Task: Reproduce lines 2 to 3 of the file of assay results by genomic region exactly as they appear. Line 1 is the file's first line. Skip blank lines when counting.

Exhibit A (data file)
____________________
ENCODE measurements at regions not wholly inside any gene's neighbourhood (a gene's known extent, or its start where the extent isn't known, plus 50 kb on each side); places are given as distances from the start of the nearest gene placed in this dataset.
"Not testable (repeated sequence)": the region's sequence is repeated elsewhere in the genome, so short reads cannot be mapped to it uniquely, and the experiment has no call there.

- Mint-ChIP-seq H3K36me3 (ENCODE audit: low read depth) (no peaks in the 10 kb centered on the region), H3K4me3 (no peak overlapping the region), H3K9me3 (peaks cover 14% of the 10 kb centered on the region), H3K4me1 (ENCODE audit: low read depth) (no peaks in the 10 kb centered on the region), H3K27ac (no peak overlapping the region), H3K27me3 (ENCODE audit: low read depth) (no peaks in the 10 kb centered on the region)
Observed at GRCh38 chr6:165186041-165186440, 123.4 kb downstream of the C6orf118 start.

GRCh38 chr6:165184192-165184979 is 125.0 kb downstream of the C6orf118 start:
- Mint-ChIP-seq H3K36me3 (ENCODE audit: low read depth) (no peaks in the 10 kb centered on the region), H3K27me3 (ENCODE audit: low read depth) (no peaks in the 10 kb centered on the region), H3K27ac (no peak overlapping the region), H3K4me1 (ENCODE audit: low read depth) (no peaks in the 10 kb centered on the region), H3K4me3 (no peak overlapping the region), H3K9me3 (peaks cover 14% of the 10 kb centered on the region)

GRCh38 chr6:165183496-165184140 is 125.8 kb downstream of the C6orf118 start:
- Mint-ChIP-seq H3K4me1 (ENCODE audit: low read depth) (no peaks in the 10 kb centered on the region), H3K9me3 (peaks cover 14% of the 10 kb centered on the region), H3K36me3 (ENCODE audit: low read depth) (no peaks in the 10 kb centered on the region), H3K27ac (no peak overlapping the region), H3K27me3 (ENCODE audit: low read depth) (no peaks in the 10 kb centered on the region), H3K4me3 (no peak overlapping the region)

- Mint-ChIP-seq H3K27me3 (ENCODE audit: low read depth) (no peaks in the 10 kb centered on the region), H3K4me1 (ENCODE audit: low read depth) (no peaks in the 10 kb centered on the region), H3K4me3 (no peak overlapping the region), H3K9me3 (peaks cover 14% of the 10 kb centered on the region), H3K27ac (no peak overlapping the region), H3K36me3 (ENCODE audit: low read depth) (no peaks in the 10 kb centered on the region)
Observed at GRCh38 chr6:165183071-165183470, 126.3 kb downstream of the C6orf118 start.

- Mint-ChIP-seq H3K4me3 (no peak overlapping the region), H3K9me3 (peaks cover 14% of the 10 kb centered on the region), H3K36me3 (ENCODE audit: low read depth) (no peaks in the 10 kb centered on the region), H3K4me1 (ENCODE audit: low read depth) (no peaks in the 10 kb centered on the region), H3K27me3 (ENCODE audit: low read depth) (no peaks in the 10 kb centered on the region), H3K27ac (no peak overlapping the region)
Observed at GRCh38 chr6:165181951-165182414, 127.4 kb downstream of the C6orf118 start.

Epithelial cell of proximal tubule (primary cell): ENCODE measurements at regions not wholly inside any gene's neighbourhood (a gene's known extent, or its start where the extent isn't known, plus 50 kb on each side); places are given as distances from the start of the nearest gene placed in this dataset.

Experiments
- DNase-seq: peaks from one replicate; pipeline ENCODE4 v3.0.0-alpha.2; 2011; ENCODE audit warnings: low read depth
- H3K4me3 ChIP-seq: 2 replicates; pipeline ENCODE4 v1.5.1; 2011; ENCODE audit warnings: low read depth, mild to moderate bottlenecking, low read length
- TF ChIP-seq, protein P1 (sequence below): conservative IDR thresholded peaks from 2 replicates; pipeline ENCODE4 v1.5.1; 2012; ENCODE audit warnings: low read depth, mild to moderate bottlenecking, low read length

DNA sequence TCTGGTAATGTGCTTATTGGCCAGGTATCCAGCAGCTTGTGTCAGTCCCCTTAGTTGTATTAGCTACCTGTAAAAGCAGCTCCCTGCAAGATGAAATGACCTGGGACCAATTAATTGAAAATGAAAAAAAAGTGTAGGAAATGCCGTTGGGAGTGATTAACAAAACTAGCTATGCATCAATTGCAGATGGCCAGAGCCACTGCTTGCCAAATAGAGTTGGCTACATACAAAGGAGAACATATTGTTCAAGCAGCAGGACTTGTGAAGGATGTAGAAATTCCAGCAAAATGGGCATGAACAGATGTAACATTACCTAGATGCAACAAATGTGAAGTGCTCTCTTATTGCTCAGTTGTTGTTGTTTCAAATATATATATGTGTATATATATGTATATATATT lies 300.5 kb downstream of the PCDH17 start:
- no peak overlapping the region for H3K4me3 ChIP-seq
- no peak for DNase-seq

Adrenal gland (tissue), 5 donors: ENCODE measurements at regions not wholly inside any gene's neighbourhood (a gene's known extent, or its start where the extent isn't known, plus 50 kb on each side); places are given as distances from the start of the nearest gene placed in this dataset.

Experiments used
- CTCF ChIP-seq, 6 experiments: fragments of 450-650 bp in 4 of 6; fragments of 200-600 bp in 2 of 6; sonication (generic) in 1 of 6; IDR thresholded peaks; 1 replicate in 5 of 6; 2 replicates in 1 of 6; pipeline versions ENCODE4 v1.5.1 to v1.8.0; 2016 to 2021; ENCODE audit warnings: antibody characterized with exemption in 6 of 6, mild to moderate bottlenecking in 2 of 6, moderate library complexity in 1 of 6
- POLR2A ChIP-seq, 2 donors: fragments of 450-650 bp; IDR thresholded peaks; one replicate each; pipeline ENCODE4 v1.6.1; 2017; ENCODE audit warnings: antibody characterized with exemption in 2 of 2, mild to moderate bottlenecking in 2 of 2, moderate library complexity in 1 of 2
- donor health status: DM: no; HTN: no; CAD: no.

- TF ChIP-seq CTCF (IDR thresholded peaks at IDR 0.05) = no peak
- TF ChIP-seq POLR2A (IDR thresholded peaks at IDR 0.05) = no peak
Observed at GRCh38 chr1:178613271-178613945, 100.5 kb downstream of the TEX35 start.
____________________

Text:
"Not testable (repeated sequence)": the region's sequence is repeated elsewhere in the genome, so short reads cannot be mapped to it uniquely, and the experiment has no call there.

- Mint-ChIP-seq H3K36me3 (ENCODE audit: low read depth) (no peaks in the 10 kb centered on the region), H3K4me3 (no peak overlapping the region), H3K9me3 (peaks cover 14% of the 10 kb centered on the region), H3K4me1 (ENCODE audit: low read depth) (no peaks in the 10 kb centered on the region), H3K27ac (no peak overlapping the region), H3K27me3 (ENCODE audit: low read depth) (no peaks in the 10 kb centered on the region)